Minnesota Parents Claim Son Taken By Russian Military in Ukraine

Parents from Minnesota say their adult son who was living in Ukraine was taken by the Russian military, and they now fear for his safety.

Tina Hauser said her son Tyler Jacob, 28, was forced onto an evacuation bus for foreigners that departed near the southern city of Kherson and was later believed to be detained by the Russian military at a checkpoint. She said the last time she spoke to him was Saturday morning, WKBT reported.

"My worst nightmare is coming true, and I'm fearful that they are going to torture him and kill him, and I'm not ever going to see my son again," Hauser said to KAAL.

U.S. officials previously warned the Russian government could arrest American citizens and use them as pawns after sanctions were imposed against the country following its military invasion of Ukraine. Americans were urged to leave Ukraine in January ahead of Russian military action.

Jacob had indicated that all foreigners were being transported from the area, and he was forced to leave his wife and daughter behind. At a checkpoint in the Russian territory of Crimea, the Russian military reportedly detained him and placed him on a different bus, according to KAAL.

Jacob's father, John Quinn, told WCCO his son was the only American on board the bus and the only person who was detained. He is concerned his son may be used as a pawn in Russian propaganda after he showed up on Russian news.

"They eventually made a video with him as the subject about how well they were treating the prisoners over there, it's heart wrenching," Quinn was quoted by WCCO.

Jacob initially moved to Ukraine last summer to teach English and was working in Kherson when Russian troops entered the city. Quinn said Jacob fell in love and got married while in Ukraine and "now we are in this mess," WCCO reported.

"We knew when he went over there that there was a chance of the war," Hauser told WEAU. "He was in Poland just before the war started, and I said I think you should stay, and he said, 'No mom, I want to go back home, I have a job.'"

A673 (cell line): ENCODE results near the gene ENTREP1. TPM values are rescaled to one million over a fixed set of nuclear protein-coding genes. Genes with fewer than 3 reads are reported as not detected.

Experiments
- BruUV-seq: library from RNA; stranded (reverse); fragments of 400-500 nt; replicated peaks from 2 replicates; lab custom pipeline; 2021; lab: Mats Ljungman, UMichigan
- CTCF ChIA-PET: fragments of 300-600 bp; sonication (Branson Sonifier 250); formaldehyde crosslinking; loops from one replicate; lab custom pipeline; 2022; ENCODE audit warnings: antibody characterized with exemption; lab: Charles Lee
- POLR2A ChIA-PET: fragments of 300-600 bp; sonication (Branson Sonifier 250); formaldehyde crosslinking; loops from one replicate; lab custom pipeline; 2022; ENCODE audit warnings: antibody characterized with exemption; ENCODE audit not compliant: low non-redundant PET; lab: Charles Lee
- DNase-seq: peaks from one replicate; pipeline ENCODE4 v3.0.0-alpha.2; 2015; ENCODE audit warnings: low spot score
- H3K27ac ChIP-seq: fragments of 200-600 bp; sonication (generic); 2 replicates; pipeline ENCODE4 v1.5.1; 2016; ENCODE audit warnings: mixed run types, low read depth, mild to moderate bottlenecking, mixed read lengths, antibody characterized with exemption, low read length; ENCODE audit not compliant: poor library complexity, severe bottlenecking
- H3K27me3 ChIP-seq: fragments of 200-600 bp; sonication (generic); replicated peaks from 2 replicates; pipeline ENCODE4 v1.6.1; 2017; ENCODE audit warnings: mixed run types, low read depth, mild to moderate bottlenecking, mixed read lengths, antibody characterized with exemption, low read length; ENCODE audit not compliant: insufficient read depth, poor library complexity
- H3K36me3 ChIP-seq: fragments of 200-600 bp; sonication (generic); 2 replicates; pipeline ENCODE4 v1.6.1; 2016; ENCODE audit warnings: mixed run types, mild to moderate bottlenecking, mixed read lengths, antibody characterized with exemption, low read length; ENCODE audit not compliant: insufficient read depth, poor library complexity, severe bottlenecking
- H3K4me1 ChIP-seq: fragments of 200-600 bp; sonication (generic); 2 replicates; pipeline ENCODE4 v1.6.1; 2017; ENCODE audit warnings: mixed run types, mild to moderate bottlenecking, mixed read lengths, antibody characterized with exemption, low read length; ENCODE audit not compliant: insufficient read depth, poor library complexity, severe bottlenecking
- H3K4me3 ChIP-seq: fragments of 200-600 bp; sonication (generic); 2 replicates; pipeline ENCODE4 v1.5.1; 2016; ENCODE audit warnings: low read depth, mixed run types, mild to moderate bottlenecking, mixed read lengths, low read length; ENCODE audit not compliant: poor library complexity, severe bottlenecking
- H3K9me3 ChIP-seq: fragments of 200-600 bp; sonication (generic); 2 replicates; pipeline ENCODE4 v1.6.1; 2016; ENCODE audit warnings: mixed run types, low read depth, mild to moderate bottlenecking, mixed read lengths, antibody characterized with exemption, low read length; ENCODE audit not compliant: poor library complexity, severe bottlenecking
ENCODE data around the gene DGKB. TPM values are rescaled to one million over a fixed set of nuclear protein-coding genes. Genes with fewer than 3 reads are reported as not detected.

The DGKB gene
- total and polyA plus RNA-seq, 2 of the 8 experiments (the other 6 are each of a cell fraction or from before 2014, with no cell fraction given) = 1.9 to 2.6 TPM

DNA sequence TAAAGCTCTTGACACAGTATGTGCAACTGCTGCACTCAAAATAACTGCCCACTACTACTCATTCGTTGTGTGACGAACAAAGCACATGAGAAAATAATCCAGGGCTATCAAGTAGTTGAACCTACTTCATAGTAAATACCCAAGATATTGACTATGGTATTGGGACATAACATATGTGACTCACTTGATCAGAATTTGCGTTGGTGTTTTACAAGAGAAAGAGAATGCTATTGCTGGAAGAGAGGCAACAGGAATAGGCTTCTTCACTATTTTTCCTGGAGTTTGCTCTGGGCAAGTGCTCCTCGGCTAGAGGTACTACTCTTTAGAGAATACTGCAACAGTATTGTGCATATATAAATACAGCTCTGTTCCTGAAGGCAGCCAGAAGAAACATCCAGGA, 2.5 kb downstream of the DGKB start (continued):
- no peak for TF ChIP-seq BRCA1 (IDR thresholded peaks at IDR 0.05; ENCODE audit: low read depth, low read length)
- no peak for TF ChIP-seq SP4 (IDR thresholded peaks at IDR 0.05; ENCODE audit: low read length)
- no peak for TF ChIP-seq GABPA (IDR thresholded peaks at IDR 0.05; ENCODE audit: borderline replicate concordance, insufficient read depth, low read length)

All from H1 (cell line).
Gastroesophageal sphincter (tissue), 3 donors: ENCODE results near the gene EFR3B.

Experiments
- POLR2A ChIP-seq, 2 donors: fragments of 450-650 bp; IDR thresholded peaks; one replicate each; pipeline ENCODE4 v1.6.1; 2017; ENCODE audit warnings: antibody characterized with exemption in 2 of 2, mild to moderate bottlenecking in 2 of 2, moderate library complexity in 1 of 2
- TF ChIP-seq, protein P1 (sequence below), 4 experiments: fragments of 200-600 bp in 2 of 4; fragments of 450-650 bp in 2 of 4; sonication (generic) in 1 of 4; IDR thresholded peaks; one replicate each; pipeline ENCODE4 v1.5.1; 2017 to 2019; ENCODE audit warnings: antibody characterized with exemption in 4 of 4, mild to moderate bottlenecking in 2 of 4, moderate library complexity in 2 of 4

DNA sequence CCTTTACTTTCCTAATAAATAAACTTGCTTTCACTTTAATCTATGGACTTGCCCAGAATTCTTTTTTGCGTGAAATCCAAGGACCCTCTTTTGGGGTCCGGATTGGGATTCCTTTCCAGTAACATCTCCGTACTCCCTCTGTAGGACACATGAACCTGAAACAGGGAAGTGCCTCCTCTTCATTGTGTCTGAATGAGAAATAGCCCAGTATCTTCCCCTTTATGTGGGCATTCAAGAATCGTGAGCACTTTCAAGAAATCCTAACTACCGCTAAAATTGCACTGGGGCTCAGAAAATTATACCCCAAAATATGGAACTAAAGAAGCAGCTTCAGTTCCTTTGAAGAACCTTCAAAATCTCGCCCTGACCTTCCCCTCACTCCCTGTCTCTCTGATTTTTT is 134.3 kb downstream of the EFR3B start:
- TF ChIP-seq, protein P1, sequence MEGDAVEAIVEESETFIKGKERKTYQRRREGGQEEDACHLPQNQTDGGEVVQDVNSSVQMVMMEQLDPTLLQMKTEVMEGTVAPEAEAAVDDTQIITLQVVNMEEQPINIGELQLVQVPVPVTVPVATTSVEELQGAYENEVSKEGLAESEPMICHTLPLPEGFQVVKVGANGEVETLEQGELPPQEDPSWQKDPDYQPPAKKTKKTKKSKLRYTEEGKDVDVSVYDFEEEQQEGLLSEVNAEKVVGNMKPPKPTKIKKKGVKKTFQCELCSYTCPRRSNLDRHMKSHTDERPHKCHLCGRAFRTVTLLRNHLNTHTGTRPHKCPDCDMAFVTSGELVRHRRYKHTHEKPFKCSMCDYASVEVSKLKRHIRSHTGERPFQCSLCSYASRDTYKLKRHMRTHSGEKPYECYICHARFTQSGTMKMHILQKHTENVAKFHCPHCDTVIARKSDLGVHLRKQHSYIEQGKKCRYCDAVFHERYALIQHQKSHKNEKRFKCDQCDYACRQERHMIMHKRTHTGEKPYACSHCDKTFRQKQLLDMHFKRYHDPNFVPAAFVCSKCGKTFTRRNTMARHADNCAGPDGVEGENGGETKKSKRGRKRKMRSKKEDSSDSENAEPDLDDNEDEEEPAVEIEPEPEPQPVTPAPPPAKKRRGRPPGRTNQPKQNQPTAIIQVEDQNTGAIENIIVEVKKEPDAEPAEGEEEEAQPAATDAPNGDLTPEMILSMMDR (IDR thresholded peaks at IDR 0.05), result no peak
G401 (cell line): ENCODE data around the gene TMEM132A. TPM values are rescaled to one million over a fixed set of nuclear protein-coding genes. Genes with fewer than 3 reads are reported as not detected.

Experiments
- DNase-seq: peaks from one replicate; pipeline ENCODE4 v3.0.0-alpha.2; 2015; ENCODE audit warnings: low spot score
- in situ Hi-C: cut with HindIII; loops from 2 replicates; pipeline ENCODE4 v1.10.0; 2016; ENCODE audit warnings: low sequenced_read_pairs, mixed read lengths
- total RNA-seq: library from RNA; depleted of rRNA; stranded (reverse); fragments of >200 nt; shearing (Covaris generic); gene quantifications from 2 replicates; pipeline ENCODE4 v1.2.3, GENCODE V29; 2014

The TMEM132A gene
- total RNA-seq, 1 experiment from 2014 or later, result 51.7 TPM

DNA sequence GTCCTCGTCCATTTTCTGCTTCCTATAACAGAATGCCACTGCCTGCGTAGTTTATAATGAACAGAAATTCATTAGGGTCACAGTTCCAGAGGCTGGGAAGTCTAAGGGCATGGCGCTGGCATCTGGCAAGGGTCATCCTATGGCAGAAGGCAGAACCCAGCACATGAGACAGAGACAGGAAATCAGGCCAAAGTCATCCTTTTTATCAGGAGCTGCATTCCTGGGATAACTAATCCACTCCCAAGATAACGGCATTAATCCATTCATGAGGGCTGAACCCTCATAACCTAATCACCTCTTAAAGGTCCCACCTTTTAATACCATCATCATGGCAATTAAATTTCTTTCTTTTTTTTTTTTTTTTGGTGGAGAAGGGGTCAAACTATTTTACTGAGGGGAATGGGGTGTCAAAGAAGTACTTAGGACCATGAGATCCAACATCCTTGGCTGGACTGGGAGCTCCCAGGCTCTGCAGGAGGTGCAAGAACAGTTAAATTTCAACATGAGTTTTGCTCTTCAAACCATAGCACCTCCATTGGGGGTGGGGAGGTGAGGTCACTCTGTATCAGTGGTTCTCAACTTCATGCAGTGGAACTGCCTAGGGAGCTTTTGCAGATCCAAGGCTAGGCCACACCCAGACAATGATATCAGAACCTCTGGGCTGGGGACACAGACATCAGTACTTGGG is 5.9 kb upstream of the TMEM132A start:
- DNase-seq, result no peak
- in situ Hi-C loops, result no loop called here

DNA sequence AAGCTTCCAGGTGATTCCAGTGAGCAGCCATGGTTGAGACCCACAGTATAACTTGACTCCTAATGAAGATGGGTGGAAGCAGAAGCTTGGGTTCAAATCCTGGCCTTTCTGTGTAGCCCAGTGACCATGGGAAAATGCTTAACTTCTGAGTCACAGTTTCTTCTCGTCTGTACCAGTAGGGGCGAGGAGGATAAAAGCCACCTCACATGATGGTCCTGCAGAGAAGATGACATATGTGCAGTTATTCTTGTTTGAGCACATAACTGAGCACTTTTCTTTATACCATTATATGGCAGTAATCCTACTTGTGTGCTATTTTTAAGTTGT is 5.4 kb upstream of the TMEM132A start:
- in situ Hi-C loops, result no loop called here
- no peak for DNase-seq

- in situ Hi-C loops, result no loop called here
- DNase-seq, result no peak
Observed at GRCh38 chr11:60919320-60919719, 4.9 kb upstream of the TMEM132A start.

Hauser previously posted on Facebook that her son said it was safer to stay where they were because Russians were "taking Ukrainian vehicles to kill people" and "using Ukrainian citizens as shields." However, Hauser told WKBT he "pretty much had to go" because he was a foreigner.

Jacob's family reached out to government offices for help. Hauser wrote on Facebook Wednesday that the U.S. Embassy in Moscow called her and is now communicating via email. However, the embassy said it would "be a long slow process."

In a statement, Minnesota Senator Amy Klobuchar said, "My heart goes out to Tyler's family and we will do everything to locate him. My office is working with the State Department and U.S. Embassy in Moscow to find him and resolve this situation as quickly as possible."

Newsweek reached out to Tina Hauser for comment.

Follow Newsweek's live blog for updates on the Russia-Ukraine conflict.

Update 3/16/22, 5:15 p.m. ET: This article was updated with additional information.

Update 3/16/22, 5:42 p.m. ET: This article was updated with additional information.

U.S. Taken By Russian Military
Parents from Minnesota say their adult son who was living in Ukraine was taken by the Russian military, and they now fear for his safety. Above, a soldier from the Ukrainian Territorial force stands guard in front of a train which prepares to depart from a station in Lviv, western Ukraine, en route to Poland, on March 3. Daniel Leal/ AFP/Getty Images